PURPOSE: Little is known about the perceptions and meanings of social support among black and minority ethnic groups living with advanced cancer in the UK. The aim of this study was to explore social support networks and their meaning among Black Caribbean and White British patients living with advanced cancer.
METHOD: Semi-structured interviews were conducted with 26 Black Caribbean and 19 White British cancer patients and analysed using the framework approach.
RESULTS: In all, 25 of 26 Black Caribbean and 18 of 19 White British participants volunteered views on the presence of social support in their lives. The presence of a spouse or partners was an indispensable feature within the social support networks in both ethnic groups. More Black Caribbean than White British participants referred to the presence of social networks made through their church communities as being a source of practical and emotional support.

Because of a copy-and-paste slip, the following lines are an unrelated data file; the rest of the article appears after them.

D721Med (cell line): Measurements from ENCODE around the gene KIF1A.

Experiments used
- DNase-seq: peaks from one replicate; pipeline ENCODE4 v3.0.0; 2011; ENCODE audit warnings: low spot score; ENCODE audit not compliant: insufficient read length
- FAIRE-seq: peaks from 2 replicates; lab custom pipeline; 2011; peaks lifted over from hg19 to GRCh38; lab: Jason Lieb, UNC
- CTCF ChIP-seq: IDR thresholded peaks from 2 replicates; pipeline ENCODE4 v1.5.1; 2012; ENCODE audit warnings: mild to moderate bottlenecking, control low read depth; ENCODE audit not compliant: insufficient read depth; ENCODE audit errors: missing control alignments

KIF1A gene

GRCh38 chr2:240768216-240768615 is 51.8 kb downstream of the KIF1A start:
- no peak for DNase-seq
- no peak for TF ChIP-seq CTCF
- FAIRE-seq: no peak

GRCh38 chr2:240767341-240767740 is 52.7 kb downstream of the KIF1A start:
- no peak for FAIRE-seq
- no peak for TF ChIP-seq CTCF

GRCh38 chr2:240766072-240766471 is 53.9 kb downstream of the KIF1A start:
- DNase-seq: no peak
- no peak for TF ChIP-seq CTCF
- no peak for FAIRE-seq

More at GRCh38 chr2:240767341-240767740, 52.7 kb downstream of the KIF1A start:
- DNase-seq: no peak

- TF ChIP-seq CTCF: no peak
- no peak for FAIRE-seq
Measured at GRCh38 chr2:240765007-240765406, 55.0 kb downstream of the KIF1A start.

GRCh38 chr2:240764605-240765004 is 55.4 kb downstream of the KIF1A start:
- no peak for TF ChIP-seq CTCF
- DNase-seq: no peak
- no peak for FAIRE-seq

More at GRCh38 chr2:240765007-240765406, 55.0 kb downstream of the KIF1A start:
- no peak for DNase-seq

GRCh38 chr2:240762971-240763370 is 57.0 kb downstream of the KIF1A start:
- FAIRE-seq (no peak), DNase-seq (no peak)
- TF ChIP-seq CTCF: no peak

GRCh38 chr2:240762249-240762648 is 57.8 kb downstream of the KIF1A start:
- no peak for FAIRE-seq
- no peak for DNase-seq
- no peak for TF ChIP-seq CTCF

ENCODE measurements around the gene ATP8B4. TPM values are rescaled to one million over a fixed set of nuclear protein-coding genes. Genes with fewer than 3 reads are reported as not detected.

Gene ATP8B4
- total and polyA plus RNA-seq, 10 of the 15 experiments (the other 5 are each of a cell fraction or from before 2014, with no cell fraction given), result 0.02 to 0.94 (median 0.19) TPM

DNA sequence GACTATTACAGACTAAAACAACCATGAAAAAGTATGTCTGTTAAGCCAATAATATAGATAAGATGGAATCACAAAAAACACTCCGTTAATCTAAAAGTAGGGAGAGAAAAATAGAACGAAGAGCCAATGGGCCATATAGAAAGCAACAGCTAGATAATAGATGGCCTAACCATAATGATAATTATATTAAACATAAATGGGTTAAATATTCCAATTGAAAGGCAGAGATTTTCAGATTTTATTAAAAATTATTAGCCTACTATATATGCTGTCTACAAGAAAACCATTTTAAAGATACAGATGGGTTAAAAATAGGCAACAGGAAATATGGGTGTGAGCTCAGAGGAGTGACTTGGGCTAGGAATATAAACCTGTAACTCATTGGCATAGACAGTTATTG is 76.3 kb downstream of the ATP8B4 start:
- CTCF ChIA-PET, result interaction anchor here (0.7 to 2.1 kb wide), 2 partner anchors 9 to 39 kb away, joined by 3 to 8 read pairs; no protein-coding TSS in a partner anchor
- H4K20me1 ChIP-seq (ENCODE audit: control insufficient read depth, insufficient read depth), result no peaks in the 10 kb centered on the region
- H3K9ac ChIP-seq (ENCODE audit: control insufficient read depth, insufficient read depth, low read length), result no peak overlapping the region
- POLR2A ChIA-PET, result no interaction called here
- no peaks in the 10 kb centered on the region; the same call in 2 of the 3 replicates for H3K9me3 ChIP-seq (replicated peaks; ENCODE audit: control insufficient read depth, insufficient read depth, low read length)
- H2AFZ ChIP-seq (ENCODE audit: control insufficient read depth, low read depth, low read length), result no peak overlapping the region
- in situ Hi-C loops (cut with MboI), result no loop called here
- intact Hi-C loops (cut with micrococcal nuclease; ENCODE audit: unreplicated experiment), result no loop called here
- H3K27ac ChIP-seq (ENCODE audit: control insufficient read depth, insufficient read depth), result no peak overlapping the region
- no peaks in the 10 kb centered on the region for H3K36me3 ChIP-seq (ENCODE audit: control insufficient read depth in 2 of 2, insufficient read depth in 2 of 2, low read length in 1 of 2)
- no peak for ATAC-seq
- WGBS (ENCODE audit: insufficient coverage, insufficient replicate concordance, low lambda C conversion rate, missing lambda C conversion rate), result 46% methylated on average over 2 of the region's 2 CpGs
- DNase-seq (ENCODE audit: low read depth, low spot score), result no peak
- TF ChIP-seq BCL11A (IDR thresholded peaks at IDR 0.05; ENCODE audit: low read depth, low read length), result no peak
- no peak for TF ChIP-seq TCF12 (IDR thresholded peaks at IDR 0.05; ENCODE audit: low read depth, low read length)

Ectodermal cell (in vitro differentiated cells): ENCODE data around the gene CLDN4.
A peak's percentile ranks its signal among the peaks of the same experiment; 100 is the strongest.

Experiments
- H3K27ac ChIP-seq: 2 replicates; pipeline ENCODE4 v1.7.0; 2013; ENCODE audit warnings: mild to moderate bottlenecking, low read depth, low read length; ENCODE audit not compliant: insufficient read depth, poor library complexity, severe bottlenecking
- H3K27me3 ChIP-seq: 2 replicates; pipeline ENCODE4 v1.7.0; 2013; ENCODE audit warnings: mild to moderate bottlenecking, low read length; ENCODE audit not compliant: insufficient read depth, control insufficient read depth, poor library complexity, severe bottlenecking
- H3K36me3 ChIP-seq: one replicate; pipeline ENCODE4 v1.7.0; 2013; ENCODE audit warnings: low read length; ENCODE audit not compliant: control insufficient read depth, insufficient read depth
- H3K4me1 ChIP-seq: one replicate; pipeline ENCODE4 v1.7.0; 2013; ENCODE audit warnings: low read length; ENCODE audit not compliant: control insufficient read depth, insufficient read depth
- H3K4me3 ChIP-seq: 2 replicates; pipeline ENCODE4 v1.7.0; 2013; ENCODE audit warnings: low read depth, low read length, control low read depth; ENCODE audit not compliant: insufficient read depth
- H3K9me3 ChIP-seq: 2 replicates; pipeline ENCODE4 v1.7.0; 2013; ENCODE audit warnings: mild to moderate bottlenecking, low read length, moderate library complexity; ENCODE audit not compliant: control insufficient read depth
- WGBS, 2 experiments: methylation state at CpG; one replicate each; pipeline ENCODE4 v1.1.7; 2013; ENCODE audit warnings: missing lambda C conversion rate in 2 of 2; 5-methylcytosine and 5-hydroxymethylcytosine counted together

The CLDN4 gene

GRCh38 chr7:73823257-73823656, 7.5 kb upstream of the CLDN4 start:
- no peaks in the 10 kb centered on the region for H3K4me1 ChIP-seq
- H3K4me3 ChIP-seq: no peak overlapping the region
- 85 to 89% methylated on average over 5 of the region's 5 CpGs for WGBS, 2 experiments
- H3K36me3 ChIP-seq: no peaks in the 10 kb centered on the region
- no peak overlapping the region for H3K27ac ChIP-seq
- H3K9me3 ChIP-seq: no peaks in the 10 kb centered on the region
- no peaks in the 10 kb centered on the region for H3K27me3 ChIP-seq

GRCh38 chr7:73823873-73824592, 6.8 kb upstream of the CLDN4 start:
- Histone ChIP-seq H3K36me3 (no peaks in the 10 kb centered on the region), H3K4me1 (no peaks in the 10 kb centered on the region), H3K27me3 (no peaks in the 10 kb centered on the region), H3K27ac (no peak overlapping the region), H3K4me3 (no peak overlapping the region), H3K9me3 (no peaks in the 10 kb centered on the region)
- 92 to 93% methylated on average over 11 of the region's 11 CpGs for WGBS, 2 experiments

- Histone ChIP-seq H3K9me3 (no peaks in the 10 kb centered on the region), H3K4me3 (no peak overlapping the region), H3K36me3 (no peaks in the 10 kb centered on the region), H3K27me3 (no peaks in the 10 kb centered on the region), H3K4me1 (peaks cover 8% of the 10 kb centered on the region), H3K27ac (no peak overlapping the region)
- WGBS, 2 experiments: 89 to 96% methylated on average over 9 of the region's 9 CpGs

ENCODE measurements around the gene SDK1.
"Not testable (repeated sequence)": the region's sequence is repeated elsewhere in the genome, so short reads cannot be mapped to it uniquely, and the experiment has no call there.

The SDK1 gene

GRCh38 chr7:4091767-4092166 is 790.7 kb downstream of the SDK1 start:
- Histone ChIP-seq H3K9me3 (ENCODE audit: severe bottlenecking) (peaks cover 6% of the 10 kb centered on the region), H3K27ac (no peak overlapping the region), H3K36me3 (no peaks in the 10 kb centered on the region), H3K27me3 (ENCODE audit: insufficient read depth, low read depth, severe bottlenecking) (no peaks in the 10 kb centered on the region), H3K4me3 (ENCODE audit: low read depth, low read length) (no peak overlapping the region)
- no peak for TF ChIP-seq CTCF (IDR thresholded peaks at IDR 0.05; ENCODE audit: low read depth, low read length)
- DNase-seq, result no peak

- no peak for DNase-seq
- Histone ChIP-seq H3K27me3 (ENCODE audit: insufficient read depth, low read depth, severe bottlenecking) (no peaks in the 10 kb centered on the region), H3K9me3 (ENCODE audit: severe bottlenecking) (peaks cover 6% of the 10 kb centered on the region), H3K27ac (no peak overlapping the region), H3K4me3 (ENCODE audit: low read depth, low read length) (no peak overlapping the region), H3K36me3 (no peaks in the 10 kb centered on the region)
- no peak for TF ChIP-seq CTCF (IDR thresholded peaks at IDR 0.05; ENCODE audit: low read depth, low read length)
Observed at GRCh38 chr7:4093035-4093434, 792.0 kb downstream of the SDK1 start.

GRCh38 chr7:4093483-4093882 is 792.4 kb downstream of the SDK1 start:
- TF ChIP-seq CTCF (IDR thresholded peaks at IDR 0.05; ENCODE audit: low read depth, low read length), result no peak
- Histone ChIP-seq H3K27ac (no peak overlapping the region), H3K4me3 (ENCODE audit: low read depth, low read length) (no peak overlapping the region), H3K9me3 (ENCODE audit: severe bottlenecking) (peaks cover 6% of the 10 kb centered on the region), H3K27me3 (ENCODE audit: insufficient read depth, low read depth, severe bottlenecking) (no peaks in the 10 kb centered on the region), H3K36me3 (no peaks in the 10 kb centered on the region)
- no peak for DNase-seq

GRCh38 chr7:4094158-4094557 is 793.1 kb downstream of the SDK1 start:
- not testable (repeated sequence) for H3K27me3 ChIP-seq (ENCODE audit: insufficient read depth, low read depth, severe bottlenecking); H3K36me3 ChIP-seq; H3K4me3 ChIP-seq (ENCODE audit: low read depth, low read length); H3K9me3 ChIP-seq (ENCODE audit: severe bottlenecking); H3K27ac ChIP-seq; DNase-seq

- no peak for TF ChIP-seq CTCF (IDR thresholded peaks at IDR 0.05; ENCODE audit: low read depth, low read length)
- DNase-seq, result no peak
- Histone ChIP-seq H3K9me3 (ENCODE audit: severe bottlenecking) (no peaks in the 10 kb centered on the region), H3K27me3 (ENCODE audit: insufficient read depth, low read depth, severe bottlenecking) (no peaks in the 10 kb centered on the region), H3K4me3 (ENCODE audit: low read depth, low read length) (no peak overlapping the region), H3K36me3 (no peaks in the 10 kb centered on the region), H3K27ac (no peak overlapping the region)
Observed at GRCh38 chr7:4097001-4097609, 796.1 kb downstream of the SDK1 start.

CONCLUSIONS: We recommend that when health and social-care professionals perform an assessment interview with patients from cultural backgrounds different to their own, opportunities should be made for patients to express information about their social support networks. This will help them to better understand their place alongside statutory services. Spouses and partners should be given greater recognition of their contribution in order to continue with their important role.
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